The Annunciation Of The Birth Of Jesus
You are probably aware that the announcement of Mary's pregnancy and the coming birth of the messiah is not made in Luke 1:39-45, but rather in Luke 1:26-38. However, the announcement is confirmed by Elizabeth when Mary goes for a visit to her cousin as reported in Luke 1:39-45. This passage is problematic and is at the heart of a major controversy surrounding the announcement of the birth of Jesus.
In the gospel accounts we have two conflicting reports of the birth of Jesus, and implicit in these is a conflict in the announcement of the birth of Jesus. We know that it was the custom of the day for a man to bring his bride to live in the home of his father. The father was required, by the custom of the day, to provide a home for his son and his son's bride. This was usually done by adding a new room to an existing house. Joseph's family lived in Bethlehem. It would have been a contradiction of the prevailing custom for Joseph to have taken his bride anywhere else. Furthermore, we have a tradition that Mary and her family lived in Jerusalem. Joseph and his family and Mary and her family might all have been Judeans.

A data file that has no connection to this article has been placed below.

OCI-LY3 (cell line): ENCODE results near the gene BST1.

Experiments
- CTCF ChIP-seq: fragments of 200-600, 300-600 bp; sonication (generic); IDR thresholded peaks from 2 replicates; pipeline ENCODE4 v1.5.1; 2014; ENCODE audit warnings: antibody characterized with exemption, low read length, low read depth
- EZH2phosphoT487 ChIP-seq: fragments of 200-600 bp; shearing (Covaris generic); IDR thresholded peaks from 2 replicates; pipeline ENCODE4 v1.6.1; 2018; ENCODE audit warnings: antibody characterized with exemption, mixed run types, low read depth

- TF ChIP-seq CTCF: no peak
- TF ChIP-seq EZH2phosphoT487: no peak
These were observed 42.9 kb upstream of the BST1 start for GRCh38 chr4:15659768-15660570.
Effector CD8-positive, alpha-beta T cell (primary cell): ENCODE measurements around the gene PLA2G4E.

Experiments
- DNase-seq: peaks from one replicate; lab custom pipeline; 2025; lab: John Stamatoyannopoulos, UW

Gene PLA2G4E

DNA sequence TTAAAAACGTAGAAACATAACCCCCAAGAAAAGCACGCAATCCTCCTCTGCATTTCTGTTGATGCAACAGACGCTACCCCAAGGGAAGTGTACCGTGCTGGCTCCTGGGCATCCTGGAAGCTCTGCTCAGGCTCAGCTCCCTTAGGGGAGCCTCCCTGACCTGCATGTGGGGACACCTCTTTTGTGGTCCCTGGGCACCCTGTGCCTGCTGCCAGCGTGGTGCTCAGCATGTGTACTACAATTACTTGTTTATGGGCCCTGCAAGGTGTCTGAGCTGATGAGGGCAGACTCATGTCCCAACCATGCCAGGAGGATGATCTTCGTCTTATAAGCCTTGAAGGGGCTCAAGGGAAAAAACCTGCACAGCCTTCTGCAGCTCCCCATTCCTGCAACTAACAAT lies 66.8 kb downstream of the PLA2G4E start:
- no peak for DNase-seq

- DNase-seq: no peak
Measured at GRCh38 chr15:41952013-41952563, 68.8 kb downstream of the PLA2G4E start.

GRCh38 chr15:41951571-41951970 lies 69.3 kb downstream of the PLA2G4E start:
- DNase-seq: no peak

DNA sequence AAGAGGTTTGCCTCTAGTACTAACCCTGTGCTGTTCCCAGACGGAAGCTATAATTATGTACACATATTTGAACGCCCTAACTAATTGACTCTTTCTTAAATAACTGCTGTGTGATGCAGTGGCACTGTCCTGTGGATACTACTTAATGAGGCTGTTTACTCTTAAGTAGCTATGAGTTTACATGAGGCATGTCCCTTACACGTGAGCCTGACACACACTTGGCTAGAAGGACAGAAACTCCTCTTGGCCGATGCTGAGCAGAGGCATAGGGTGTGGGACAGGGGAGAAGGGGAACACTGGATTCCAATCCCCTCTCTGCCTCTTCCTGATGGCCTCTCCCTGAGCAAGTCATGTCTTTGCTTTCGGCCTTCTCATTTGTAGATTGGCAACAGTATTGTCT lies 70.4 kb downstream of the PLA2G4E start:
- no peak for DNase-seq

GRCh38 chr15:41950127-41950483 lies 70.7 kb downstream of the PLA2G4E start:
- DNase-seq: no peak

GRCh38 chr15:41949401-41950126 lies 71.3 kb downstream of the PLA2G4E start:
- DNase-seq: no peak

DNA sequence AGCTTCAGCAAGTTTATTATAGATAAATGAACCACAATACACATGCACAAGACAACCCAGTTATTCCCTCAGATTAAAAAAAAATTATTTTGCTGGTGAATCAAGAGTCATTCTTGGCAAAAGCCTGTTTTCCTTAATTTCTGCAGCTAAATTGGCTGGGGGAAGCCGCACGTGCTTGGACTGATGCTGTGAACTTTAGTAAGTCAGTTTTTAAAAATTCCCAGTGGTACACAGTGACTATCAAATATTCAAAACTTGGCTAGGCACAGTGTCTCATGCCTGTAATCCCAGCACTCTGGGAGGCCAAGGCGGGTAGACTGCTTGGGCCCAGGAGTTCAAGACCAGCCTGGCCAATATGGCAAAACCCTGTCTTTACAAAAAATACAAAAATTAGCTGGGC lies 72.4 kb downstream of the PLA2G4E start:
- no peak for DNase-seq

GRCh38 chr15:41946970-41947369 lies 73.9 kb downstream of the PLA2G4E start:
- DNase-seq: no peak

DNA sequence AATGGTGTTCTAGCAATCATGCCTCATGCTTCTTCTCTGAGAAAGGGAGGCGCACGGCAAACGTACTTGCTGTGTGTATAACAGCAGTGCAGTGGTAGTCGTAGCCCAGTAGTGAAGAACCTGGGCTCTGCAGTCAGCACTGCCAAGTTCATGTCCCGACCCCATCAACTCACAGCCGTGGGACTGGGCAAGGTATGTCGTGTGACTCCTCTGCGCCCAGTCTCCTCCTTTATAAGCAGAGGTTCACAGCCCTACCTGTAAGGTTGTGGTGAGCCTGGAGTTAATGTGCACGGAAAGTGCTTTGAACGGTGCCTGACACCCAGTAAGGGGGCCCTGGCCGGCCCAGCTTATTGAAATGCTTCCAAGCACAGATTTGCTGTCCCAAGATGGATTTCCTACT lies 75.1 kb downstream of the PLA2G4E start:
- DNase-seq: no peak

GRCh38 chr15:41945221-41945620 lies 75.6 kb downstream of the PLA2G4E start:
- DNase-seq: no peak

Matthew's gospel is very explicit about Jesus' birth in Bethlehem. Matthew also reports the Holy Family's flight to Egypt in response to Herod's murder of the male children of Bethlehem. Following Herod's death Joseph planned to return to Judea, not Galilee. He only went to Galilee and Nazareth because Archalaus, Herod's son, was now ruling Judea.
An early Church tradition locates the home of Elizabeth and Zacharias in Ein Karem, to the southwest of Jerusalem, also in Judea. It is much more logical to think of a pregnant Mary traveling to see her cousin in the shorter distance between Bethlehem and Ein Karem than the longer and more rugged journey from Nazareth to Ein Karem.
This information must cause us to re-evaluate Luke's version of the annunciation of the birth of Jesus to Mary. Given our clearer understanding of first century customs, it is likely that the annunciation took place in Bethlehem, the home village of Joseph and the first home of his new family. The tradition of the annunciation in Nazareth is, probably, a later tradition.
Charles Page writes from Jerusalem where he is the Academic Dean of the Jerusalem Center for Biblical Studies, an ecumenical biblical teaching center in Israel.